So while Christie diagnoses the political establishment as weak and incapable, he proposes not so much to replace it with the power of his personality as to shore up its foundations and enable it to restore order. This doesn’t necessarily make for an effective organizing principle for a political or policy agenda, and Christie struggles to fit some of his particular policy proposals (he has emphasized entitlement reform for instance) into this framework. He gets some of the diagnosis right, in other words, but he doesn’t often connect it to a coherent response; and he describes problems as requiring a response only if he understands them as causes of mayhem and disaster. Everything is World War III, or else it’s nothing.

Ted Cruz, meanwhile, offers a different (and perhaps more standard) attack on the establishment. He argues that the Republican establishment in particular has become not so much weak or stupid as corrupted: It has lost its way and been co-opted by Washington. What remains of the establishment needs to be blown up, he suggests, by a public uprising that he would lead or spark. This revolt would allow the country to find its way again and in a sense to recover a lost order. Cruz implicitly identifies that lost order with Ronald Reagan’s America, and he proposes himself as the one who would take us back to a time when the country grasped that conservative ideas could help address our problems.

Nostalgia strikes me as the core of Cruz’s message, essential to his appeal.

Cruz wants to recover that mood and maybe also those particular Reaganite ideas. So his appeal is exceptionally nostalgic. The future figures in it only as the scene of a recovery of a lost time, a time that worked. And the Obama years (and here and there also the Bush and Clinton years) figure as a disastrous detour. This nostalgia strikes me as the core of Cruz’s message, essential to his appeal. Many conservative voters, especially older ones (who are predominant) surely find it easy to love.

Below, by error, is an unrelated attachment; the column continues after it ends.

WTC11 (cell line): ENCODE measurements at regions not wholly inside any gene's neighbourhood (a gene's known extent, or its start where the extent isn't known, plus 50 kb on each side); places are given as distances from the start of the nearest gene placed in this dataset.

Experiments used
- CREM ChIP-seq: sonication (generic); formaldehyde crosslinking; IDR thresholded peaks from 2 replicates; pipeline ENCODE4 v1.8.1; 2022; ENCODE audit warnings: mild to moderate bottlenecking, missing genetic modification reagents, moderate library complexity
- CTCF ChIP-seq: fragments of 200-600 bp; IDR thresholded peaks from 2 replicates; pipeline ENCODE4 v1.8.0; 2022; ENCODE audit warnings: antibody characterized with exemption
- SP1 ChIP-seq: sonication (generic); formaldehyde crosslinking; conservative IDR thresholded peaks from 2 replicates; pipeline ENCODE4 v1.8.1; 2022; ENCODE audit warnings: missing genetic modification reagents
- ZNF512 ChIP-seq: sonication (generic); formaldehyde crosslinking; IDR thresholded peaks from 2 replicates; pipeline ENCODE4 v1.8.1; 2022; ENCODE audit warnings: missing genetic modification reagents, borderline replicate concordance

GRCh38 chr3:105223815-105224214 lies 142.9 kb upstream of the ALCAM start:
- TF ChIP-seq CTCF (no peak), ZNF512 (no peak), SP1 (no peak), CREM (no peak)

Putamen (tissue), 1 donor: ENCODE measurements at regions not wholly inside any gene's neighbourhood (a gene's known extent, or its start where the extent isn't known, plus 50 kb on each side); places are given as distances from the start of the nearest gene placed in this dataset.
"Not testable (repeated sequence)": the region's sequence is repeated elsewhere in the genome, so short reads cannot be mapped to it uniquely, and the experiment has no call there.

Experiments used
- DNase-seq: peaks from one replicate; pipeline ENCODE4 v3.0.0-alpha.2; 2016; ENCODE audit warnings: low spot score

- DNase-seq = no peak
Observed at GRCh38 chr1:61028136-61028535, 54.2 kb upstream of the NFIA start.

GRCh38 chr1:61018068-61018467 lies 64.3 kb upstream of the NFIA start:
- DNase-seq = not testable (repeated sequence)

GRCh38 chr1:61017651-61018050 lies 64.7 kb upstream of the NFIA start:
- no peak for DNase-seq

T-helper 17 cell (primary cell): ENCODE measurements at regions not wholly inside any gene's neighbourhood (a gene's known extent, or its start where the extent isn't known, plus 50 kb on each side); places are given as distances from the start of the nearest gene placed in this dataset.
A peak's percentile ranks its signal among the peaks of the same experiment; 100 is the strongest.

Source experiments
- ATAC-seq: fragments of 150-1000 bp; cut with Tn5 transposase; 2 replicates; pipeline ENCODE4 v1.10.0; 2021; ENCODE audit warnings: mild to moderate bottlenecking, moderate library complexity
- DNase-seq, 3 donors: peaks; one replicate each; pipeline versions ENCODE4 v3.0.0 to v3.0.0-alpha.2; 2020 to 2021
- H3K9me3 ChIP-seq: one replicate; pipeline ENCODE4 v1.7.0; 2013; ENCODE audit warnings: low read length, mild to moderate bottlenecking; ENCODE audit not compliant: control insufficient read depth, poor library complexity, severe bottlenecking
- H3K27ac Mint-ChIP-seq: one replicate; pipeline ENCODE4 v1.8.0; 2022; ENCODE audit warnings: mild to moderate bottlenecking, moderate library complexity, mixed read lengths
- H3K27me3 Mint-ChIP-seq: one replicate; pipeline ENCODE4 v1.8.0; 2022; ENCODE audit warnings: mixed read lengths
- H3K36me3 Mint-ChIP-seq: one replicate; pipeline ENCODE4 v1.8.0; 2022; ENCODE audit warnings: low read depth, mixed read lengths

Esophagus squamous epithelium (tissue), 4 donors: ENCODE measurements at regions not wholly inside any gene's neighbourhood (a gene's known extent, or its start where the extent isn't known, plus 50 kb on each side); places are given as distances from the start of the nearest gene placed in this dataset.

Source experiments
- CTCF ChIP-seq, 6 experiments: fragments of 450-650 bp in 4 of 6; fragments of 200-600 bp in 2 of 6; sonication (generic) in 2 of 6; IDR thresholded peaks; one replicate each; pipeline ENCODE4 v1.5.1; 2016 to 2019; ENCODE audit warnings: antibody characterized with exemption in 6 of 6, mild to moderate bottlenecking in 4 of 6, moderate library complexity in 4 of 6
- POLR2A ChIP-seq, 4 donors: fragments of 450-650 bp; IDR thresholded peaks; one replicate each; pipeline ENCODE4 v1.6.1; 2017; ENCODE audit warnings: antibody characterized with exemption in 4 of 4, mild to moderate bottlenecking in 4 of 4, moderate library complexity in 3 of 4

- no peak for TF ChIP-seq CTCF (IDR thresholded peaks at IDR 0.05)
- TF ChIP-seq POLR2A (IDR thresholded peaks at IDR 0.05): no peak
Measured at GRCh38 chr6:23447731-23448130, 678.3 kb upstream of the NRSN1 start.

A nostalgic case against a corrupt establishment is an argument for a better establishment. But Cruz’s case is nonetheless also genuinely populist, and in an interesting way. His vision of political change is rooted in an enormous faith in the power of public outrage. Cruz implies that by getting people angry about where the country is headed, he can channel great democratic energies toward changing direction. What we are missing, he suggests, is a leader who can get us angry about the right things. Cruz believes he is that leader and that his time in the Senate has proven it. That’s why he describes himself as having led various successful efforts — as having the experience necessary to be the government’s chief executive. Those efforts have been public-relations efforts; they have been efforts to channel public outrage.

So, nostalgia and a populist faith in the capacity of anger are at the heart of Cruz’s message. It’s probably not a bad combination for the primary voters he needs. And it’s an interesting conservative parallel to the Left’s message at this point — which also often calls upon nostalgia. (The Left’s better time, ironically, is further in the past, in the economic arrangements, if not the social norms, of the post-war golden age.) But Cruz’s populist nostalgia leaves him talking about a lot of things he would undo or reject, while he doesn’t put forth much of a substantive policy agenda. He has a tax proposal, though he doesn’t make it a central theme (and its value-added tax probably wouldn’t appeal to the voters who like the rest of his message). And beyond that, he has not generally translated his approach into an agenda. He seems to promise a lot without committing to much. It’s savvy, if not substantive.